Science & the Public

Janet Raloff
Science & the Public

Apple a day may keep cardiologists away

Nutrition scientists think apples might replace some drugs as a way of limiting heart disease.

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Researchers at Florida State University have an all-natural alternative to statins and other cholesterol lowering drugs: apples. And owing to their natural anti-inflammatory agents, these popular fruits might one day even take the place of baby aspirins for the senior set.

Bahram Arjmandi’s group at FSU is targeting apples at postmenopausal women, for whom cardiovascular disease is the leading cause of death. Each year, heart disease kills some 460,000 U.S. women, his team notes. And although there are drugs available to manage cardiovascular disease, they not only can exhibit dangerous side effects, such as liver damage and muscle weakness, but also prove costly. Far more costly than your local Granny Smith, Golden Delicious, or Gala apple.

These fruits are a rich source of many antioxidants, such as quercetin and catechins. Which is good, because oxidation is believed to play a pivotal role in the development of artery-clogging plaque. Some natural micronutrients in apples even fight inflammation, which underlies a lot of heart disease.

So to test the idea that women might actually reap measureable benefits from apple therapy, Arjmandi’s team — led by Sheau Ching Chai — recruited 110 healthy postmenopausal women for a year-long trial. Half were randomly assigned to receive 75 grams of dried apple each day, the rest to get a “control” treatment of dried plums (what used to be known as prunes until they got a public relations makeover).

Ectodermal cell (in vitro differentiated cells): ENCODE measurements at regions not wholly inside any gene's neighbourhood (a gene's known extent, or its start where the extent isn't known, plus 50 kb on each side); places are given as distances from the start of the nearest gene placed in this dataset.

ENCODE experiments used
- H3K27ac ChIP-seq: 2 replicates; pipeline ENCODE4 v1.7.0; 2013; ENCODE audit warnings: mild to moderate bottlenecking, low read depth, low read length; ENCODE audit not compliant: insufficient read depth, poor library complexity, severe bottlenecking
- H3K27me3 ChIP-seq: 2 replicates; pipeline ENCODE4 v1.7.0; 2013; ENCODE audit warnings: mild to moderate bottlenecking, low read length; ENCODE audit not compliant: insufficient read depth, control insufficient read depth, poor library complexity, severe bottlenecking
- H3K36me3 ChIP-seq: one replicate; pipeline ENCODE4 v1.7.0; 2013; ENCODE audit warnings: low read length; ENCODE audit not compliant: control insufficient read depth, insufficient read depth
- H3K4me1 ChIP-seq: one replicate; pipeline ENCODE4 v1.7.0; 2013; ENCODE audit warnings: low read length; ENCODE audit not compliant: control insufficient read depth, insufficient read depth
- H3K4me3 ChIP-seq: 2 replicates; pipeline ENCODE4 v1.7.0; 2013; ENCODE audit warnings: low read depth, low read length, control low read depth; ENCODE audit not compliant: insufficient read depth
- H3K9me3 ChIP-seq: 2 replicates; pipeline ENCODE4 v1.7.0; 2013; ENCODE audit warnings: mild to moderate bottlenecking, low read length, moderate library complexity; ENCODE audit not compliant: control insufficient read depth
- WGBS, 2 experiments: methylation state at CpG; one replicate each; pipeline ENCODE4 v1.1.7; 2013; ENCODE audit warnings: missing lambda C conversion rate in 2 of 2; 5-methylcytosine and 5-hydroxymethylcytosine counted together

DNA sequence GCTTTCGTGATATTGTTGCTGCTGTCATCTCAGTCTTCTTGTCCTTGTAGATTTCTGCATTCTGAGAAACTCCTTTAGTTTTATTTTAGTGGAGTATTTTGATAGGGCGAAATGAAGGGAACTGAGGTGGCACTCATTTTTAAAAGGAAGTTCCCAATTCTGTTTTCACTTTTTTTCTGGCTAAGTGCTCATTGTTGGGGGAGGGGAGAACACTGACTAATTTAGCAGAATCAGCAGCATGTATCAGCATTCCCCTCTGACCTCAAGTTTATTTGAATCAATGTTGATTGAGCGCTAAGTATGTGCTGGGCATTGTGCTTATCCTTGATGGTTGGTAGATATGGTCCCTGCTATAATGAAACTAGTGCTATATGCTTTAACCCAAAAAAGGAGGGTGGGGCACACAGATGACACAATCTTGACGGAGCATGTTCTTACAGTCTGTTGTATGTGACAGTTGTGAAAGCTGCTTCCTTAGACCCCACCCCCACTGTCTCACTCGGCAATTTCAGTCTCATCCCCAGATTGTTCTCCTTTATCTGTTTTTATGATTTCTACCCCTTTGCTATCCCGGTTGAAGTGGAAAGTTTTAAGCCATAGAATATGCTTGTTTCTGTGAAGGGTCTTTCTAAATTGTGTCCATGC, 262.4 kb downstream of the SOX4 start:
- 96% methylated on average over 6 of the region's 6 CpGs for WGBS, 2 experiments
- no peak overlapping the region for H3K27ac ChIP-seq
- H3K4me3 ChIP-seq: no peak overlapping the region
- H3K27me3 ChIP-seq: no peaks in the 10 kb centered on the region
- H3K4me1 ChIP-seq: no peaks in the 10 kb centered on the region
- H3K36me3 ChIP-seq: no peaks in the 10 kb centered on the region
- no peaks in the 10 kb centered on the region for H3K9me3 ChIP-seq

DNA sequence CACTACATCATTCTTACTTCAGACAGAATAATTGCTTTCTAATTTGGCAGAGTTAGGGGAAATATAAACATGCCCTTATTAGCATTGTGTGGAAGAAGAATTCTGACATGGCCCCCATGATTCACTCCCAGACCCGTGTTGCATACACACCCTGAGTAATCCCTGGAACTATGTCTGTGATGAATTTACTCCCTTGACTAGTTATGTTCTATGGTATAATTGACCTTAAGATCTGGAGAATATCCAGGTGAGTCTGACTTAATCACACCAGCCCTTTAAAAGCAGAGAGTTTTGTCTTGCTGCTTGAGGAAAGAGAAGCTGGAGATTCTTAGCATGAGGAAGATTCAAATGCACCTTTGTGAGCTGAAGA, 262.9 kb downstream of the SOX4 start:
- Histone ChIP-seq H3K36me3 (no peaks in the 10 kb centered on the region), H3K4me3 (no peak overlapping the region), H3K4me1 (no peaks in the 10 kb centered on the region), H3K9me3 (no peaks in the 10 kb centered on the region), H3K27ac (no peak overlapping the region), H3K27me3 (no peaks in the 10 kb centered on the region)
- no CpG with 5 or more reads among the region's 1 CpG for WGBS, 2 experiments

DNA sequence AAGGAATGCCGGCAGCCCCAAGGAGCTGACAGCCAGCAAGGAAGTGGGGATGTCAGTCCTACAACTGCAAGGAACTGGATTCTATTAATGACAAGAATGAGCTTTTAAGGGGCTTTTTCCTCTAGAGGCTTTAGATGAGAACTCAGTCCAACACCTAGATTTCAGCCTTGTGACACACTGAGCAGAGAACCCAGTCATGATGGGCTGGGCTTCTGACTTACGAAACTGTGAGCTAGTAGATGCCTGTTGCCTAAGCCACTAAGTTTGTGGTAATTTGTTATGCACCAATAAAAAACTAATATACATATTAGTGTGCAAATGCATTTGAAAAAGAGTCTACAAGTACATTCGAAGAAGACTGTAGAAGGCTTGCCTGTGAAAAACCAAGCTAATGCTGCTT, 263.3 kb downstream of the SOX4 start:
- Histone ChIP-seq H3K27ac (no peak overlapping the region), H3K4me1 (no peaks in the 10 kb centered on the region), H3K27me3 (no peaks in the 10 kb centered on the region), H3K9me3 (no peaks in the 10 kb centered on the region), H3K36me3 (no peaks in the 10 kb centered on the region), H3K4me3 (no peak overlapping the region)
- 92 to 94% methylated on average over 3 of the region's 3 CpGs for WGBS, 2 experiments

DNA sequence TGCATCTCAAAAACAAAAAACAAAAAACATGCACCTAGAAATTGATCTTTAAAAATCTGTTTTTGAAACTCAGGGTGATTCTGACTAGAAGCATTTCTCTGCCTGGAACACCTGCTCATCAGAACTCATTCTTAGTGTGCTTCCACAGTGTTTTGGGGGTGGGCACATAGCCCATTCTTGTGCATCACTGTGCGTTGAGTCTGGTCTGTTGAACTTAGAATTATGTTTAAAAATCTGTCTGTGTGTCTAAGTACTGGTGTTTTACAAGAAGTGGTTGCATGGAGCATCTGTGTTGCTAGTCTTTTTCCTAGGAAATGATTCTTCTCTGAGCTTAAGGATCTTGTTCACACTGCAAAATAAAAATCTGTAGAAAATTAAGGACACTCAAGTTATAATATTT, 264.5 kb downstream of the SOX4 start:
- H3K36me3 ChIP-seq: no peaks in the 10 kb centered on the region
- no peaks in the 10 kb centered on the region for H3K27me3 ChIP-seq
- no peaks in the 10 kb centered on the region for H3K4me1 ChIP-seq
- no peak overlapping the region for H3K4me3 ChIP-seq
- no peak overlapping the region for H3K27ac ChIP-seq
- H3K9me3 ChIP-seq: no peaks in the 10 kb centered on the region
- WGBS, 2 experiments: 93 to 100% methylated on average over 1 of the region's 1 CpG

At the Experimental Biology meeting in New Orleans, this week, the FSU researchers presented preliminary data from the first three months of the face-off between apples and prunes. And the apples currently appear headed for victory.

For instance, C-reactive protein, a natural product of the liver and adipose tissue, is a reliable marker of inflamed fat cells. As such, elevations in this CRP is considered a major risk factor for heart disease. Women entered the Tallahassee trial with concentrations of around 1.75 milligrams of CRP per deciliter of blood. Three months later, concentrations in those who had been eating dried apple daily were just 0.75 mg/dl  — just half the level measured in the women getting prunes.

Fatty constituents in the blood also responded to apple therapy. For instance, serum triglycerides in the apple eaters fell about 10 percent during the first quarter of the trial; they remained unchanged in the prune group. Serum cholesterol also remained unchanged in the prune eaters, while falling 4 percent in the apple group.

Now, if they only had such a fruity therapy for my migraines.


Chai, S.C., . . . and B.H. Arjmandi. 2009. Regular Consumption of Apples May Promote Cardiovascular Health (Abst. 563.22). Experimental Biology 2009, New Orleans (April 18).
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